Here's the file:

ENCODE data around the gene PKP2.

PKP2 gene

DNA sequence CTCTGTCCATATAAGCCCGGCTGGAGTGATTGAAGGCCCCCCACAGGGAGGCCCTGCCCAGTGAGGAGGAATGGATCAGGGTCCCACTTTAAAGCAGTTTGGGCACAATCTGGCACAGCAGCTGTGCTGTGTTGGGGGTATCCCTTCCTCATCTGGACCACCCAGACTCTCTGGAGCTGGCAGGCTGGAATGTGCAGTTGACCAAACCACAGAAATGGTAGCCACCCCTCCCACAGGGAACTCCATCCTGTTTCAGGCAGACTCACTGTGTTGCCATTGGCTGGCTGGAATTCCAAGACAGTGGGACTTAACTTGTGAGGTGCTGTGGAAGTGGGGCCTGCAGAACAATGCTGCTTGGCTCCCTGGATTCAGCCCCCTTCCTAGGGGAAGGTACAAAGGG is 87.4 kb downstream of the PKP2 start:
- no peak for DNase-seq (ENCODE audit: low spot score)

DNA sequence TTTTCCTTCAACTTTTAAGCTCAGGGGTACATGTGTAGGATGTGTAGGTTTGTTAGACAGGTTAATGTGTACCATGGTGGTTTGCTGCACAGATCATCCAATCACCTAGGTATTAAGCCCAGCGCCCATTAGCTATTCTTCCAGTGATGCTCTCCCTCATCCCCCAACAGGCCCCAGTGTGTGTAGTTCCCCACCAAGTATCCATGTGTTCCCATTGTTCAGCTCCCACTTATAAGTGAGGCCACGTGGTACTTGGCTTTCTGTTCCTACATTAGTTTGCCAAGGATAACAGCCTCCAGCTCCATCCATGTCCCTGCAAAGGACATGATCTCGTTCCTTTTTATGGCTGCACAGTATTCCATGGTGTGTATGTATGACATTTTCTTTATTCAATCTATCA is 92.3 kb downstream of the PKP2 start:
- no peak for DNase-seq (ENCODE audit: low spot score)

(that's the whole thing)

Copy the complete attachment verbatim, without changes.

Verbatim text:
ENCODE data around the gene PKP2.

PKP2 gene

DNA sequence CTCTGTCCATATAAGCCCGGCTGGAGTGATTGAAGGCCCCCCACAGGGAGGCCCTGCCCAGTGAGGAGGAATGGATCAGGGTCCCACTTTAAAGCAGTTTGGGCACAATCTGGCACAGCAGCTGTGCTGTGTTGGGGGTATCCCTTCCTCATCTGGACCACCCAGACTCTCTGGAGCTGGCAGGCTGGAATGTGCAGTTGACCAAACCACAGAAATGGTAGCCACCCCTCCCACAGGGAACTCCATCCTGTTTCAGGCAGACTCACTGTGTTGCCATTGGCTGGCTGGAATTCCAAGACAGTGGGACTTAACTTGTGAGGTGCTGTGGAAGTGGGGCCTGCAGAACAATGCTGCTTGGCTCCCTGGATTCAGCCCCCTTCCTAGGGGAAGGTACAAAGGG is 87.4 kb downstream of the PKP2 start:
- no peak for DNase-seq (ENCODE audit: low spot score)

DNA sequence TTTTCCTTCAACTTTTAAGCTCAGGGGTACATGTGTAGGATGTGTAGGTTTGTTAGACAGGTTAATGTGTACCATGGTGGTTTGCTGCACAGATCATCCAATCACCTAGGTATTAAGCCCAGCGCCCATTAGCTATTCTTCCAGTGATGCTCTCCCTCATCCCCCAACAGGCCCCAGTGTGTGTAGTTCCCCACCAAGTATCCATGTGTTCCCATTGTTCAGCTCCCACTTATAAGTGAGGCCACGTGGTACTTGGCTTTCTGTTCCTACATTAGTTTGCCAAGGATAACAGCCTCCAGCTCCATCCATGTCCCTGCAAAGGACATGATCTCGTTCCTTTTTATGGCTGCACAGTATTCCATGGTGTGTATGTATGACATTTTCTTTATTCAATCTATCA is 92.3 kb downstream of the PKP2 start:
- no peak for DNase-seq (ENCODE audit: low spot score)